Tech giant Microsoft has sunk a data centre in the sea off Orkney to look at whether it can improve energy efficiency.

A cable, running under the sea, powers the centre and transports the data to the shore and the wider internet.

The centre is a 40ft (12.2m) long white cylinder containing 864 servers which is enough to store five million movies and could be left in the sea for up to five years.

The cylinder is powered by tidal turbines and wave energy converters.

Orkney was chosen as a location because it is a major centre for renewable energy research.

Experts say the cost of cooling the computers will be cut by putting them under water.

The sea offers a free and accessible resource for cooling which is one of the biggest costs for land-based data centres.

If the project is successful, Microsoft hopes to sink groups of five of the cylinders and be able to deploy a data centre offshore in 90 days – doing this on land can take years.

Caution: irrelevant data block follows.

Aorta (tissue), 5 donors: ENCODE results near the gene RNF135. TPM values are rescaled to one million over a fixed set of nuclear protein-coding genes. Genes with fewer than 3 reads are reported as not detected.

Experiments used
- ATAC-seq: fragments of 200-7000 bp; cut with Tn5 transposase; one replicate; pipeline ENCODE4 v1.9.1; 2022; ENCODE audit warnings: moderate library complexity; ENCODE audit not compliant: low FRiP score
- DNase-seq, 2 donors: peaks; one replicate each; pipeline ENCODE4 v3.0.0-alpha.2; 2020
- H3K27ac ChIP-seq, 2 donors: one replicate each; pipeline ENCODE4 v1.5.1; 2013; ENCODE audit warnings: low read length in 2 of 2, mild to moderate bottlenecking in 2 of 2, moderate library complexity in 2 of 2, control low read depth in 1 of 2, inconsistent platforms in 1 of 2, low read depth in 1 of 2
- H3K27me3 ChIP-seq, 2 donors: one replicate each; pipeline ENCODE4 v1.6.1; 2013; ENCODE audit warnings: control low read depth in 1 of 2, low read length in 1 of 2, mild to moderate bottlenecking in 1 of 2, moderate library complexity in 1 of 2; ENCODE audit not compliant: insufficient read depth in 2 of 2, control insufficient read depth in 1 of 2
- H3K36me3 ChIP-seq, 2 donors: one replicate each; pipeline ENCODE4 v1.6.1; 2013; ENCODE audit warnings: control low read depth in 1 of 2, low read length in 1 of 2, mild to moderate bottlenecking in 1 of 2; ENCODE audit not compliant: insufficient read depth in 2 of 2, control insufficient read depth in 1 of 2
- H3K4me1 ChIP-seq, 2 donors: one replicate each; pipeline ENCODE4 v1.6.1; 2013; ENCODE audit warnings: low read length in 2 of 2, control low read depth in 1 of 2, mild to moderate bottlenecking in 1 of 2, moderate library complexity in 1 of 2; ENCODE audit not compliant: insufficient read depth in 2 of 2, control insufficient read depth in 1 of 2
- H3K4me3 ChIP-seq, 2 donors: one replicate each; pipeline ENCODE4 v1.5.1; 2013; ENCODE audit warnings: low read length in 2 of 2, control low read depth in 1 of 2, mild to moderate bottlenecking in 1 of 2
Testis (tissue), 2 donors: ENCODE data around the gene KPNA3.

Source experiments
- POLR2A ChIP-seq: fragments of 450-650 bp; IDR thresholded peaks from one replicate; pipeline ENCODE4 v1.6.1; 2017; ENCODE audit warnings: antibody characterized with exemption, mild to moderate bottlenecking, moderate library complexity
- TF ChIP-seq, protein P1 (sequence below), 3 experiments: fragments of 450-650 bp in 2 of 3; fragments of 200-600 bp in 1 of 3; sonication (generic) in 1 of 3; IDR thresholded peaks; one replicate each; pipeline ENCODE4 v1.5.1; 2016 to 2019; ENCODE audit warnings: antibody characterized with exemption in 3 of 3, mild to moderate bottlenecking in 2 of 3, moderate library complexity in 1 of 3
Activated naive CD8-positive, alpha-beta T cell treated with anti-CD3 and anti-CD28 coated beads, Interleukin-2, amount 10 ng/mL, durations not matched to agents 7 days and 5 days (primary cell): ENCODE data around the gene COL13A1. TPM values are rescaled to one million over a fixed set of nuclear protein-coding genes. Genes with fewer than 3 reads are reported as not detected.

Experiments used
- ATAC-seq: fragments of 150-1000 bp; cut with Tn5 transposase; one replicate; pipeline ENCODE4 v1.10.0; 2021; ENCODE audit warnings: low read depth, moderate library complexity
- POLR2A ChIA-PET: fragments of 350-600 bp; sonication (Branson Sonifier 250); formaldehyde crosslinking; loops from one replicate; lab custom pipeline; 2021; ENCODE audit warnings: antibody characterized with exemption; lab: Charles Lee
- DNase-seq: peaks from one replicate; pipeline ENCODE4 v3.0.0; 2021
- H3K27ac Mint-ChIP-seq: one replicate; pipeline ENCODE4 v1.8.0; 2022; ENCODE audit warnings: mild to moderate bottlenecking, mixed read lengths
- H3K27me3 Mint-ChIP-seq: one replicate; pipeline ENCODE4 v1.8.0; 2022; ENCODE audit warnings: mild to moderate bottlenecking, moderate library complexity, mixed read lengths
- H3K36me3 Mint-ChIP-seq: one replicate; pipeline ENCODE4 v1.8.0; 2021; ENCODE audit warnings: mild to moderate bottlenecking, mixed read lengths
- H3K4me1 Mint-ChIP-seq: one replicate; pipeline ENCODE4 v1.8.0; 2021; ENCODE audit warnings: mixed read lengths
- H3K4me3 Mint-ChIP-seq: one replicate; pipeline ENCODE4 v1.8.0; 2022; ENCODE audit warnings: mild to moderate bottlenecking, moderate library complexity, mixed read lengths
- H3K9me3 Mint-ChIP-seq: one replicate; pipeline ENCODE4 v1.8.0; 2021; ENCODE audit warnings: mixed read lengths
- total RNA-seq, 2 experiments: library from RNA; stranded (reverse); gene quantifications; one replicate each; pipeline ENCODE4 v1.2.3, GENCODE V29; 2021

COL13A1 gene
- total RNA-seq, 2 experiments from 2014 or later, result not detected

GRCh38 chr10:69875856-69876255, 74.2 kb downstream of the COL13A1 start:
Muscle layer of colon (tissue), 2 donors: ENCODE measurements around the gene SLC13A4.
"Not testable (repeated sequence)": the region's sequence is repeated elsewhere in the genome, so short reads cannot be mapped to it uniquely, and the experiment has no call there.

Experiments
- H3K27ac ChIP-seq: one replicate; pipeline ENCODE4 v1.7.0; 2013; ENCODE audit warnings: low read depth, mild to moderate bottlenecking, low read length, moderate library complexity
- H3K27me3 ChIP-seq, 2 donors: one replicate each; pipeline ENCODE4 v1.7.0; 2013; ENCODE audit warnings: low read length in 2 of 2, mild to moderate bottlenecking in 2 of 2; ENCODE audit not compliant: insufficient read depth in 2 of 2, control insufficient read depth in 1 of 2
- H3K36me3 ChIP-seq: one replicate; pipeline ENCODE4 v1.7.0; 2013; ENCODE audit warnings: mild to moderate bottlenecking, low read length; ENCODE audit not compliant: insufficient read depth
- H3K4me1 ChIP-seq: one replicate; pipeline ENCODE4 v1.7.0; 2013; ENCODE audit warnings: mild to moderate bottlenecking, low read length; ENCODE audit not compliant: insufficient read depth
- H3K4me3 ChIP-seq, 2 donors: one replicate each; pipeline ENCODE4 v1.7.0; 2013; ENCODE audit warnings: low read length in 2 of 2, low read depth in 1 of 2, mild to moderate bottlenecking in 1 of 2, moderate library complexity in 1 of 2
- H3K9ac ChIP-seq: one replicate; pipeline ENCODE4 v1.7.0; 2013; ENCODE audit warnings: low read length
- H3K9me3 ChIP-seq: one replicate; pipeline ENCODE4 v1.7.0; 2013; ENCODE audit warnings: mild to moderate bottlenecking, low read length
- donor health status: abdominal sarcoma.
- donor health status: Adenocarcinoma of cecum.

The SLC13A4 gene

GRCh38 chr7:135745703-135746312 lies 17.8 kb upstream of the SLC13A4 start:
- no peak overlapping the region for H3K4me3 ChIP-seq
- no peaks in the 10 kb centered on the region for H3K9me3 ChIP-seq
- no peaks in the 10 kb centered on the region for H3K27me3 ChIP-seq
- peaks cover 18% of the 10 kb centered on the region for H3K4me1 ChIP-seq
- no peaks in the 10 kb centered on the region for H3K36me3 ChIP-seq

Microsoft said: "More than half of the world's population lives within about 120 miles of the coast.

Image: Data centres on land can take years to build. Pic: Microsoft

"By putting data centres in bodies of water near coastal cities, data would have a short distance to travel to reach coastal communities."

Cindy Rose, chief executive of the technology giant, said: "Microsoft is exploring the idea that data centres – essentially the backbone of the internet – can be based on the sea floor.

"Phase two of this research project has just begun in the Orkney Islands, where a more eco-friendly data centre was lowered into the water.

"The shipping container-sized prototype, which will be left in the sea for a set period of time before being recovered, can hold data and process information for up to five years without maintenance.

"Despite being as powerful as several thousand high-end consumer PCs, the data centre uses minimal energy as it's naturally cooled."

The downside is that if the computers on board break, they cannot be repaired.

More from Microsoft

The data centre is also very small compared to the giant warehouses used to store the world's information.

The cylinder was built in France by shipbuilding company Naval and driven to the Orkney Islands, an archipelago of around 70 islands.

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